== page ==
Overcoming these challenges requires ownership, consistency and measurement.

1. Ownership: Some committed organizations have appointed a Content Marketing Officer to drive these efforts and to be accountable for their success. As companies are slowly but surely becoming their own media, they will have to appoint an Editor in Chief responsible for overseeing this part of Marketing, and managing internal as well as outsourced resources.

2. Consistency: It takes consistent efforts to build a captive audience through the creation of  a body of content worthy of the attention of search engines and of your target audience. Understanding what content types and what channels create the most engagement and generate leads takes consistent effort and experimentation. Generating interest and engagement for your brand, products and services requires a commitment to sustained and continuous investment in producing various types of content on a regular basis. By way of illustration:

3. Measurement: Naturally, the defined success metrics (KPIs) will vary according to the market, media and product. However, the ROI of content marketing is generally defined not by generic Web activity metrics, but  by a sales conversion funnel.

A typical conversion funnel could look like:

Step 1: user lands on homepage
Step 2: user reads a blog post
Step 3: user reads a product or service page
Step 4: user fills in a contact form

Defining performance in terms of web activity such as overall visitors and pages views of a website won’t reflect performance as much as much as measuring how many users start at step 1 (arrive on a landing page)  and progress to step 4 (conversion).

Takeaways: As shown above, the realities of today’s markets demand that a very focused and robust content marketing effort is put in place for an organization to position themselves as a thought leader, differentiate themselves in a crowded market space, and  reach the buyer at the critical stage in the purchase decision process to make a difference and drive conversions. Since companies are struggling beneath the weight of the sustained effort needed to become thought leaders through content marketing, investment in dedicated resources is increasingly recognized as indispensable.

Related Post:


Declining Investment

Investment in social media marketing by financial services companies has declined sharply since the end of 2011, according to Fourth Source. While in the last quarter of 2011, 22% of companies in the financial services sector were investing in social media, this fell to 8.5% in the first quarter of 2012 and 6% in the second quarter. This is a marked turn around.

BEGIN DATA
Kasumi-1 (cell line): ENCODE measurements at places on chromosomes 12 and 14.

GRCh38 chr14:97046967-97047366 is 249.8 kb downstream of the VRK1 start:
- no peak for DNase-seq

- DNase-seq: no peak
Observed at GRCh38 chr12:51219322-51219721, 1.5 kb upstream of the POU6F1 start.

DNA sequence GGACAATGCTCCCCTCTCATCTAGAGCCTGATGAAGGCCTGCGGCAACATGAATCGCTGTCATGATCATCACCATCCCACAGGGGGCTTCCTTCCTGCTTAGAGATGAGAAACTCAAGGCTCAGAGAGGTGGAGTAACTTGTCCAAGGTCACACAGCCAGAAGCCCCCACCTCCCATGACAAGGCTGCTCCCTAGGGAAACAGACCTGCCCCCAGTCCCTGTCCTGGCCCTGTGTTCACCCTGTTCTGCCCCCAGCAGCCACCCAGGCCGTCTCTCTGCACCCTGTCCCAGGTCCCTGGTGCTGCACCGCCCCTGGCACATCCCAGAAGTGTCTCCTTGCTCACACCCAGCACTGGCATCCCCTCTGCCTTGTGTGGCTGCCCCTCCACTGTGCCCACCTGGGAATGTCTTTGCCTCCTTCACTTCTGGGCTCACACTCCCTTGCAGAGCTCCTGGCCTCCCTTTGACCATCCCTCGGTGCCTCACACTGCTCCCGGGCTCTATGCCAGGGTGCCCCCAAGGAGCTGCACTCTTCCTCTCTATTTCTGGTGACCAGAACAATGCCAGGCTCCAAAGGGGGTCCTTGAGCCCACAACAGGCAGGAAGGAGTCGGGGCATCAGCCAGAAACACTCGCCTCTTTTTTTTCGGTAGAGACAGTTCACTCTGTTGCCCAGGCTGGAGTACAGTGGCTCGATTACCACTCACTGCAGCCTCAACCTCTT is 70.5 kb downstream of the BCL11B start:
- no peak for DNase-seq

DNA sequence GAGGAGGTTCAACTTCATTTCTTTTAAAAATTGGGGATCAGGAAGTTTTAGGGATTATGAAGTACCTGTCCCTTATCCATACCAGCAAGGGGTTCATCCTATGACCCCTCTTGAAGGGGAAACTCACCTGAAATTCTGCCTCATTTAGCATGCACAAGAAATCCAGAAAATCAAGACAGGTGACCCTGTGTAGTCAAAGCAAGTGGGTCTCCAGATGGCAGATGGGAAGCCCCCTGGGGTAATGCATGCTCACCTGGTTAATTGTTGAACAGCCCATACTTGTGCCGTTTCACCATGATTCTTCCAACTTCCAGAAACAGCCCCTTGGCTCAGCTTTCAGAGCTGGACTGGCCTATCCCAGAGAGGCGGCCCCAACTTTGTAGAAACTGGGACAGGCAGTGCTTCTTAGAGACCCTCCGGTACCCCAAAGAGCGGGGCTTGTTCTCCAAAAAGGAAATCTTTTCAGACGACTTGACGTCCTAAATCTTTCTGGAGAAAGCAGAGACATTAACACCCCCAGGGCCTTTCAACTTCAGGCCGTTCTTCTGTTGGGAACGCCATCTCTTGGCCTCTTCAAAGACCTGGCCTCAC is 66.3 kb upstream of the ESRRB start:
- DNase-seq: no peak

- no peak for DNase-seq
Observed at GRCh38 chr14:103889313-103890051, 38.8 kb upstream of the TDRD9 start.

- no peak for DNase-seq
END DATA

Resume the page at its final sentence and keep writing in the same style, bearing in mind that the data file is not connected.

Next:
A More Cautious Approach in 2013

study commissioned by Pitney Bowes Software and conducted by Vanson Bourne shows that, compared to other industries, retail banks and credit unions are beginning to lack confidence in the effectiveness and business value of social media, and plan to invest less in it in 2013.

This independent study compares social media marketing trends among marketing directors to consumer attitudes about social media marketing in The US, UK, Australia, France and Germany. It analyzed seven business sectors: fast-moving consumer goods, insurance, the public sector, retail, retail banking, telecoms and utilities. The results for retail bank marketing:

  • Decision-makers are split 50/50 in their confidence in being able to link social media spend with their organization’s profitability.
  • Just 53% are confident that their social media campaigns are effective (Only the insurance sector came out lower in terms of rating their campaigns as effective  at 49%.)
  • 31% rated them as not effective.

Early Adopters

The survey also showed that retail banking has consistently ranked among the earliest and most aggressive industries to adopt social channels. In fact, 

  • 74% of retail banking marketing directors in retail banking saw a greater emphasis being placed on social media in their external communications, which is significantly higher than average (69%), and second only to the telecommunications sector (81%).

Expect Modest Spending Increases

The research shows social media spend in retail banking, as a share of marketing budgets, will still increase incrementally over the next few years:

  • Spending was 16% in 2011, when banks were among the biggest spenders on social media.
  • It is expected to climb to 22% in 2013.
  • By contrast, other sectors like telecommunications will be committing over a third of their marketing budgets (36%) to social channels.

Consumers Haven’t Been Enthused